Leprosy is cause
by infection with an intercellular pathogen known as Mycobacterium
leprae. M. leprae is a strongly acid-fast, rod-shaped bacterium.
It has parallel sides and rounded ends, measuring 1-8 microns in length
and 0.2-0.5 micron in diameter, and closely resembles the tubercle
bacillus. M. leprae has the longest doubling time of all known
bacteria (13 days) which makes doing laboratory research (in vitro)
on this organism quite difficult. Therefore, innoculation of the foot
pad of the mouse and the armadillo are the main mechanisms for research.
The organism infects the skin because it thrives at temperatures slightly
lower than that found inside the human body. It also has an affinity
for nerve cells, which is why leprosy is characterized by loss of
feeling on the skin surface. M. leprae is the only mycobacterium
known to infect nervous tissue.
photomicrograph of M. leprae from a leprosy skin lesion (CDC)
the only known resevoir is the armadillo. It is thought that they
are a good host for Mycobacterium leprae because of their low
become the main source of M. leprae for genetic, biochemical,
and immunological research including development of a vaccine.
5% of armadillos in Louisiana have naturally occurring clinical disease.
About 20% have serologic evidence of infection with organisms indistinguishable
from M. leprae. However, only occasional cases are reported
among individuals handling armadillos.
infection also has been reported in non-human primates including the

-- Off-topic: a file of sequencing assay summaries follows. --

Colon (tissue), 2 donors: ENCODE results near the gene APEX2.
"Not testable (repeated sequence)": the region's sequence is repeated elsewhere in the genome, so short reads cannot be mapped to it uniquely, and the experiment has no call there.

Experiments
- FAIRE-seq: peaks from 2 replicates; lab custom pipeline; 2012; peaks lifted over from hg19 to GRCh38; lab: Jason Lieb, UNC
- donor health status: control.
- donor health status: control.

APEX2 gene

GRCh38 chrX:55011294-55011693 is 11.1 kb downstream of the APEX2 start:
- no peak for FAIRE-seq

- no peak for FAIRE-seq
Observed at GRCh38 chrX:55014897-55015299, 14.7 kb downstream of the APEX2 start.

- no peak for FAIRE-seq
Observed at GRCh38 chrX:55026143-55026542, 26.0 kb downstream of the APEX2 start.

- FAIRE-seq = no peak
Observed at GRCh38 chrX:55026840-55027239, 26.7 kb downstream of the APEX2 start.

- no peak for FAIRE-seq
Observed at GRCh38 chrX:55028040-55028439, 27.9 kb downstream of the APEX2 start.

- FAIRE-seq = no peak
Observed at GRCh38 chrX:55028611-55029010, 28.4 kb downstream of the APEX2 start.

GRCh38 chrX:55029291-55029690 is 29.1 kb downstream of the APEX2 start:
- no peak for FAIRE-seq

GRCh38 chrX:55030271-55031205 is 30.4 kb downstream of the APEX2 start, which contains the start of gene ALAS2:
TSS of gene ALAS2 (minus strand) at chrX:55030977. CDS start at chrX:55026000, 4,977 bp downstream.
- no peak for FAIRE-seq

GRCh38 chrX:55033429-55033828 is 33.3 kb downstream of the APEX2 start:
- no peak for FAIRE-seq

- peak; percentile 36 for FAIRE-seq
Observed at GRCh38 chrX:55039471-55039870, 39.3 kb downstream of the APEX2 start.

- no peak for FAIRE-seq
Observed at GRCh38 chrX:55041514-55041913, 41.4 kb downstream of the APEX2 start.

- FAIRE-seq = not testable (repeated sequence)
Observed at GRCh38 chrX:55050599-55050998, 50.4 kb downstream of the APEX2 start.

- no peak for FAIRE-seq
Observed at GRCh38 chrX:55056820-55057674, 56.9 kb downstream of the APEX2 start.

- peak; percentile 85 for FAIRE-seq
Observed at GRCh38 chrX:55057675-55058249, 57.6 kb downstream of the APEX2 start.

African chimpanzee, sooty mangabey, and cynomolgus macaque.
It is uncertain
whether or not insects can act as a vector for M. leprae. Acid-fast
bacilli, like M. leprae, have been demonstrated in biting insects.
transmission of M. leprae by intracutaneous inoculation in
the mouse footpad model has been reported. However,
the question whether insects actually transmit the infection remains
remains some uncertainty about the mode of transmission of leprosy,
most researchers agree that it is spread from person to person in
respiratory droplets or nasal discharge. M. leprae may survive
outside a human host for a period of hours or even days. Only the
lepromatous form of the disease is thought to be infectious.
respiratory tramsmission is thought to be the likely cause of most
infections, exposure to insect vectors, infected soil, and animal
reservoirs may also be possible modes of transmission.
Most people are
immune to leprosy. In endemic areas, subclinical levels of the disease
are common, but only in a select few cases will the infection progress
to clinical disease levels.
People that live
in close contact with patients who have untreated, active, predominately
multibacillary leprosy and people living in countries with endemic
leprosy are at an increased risk of infection.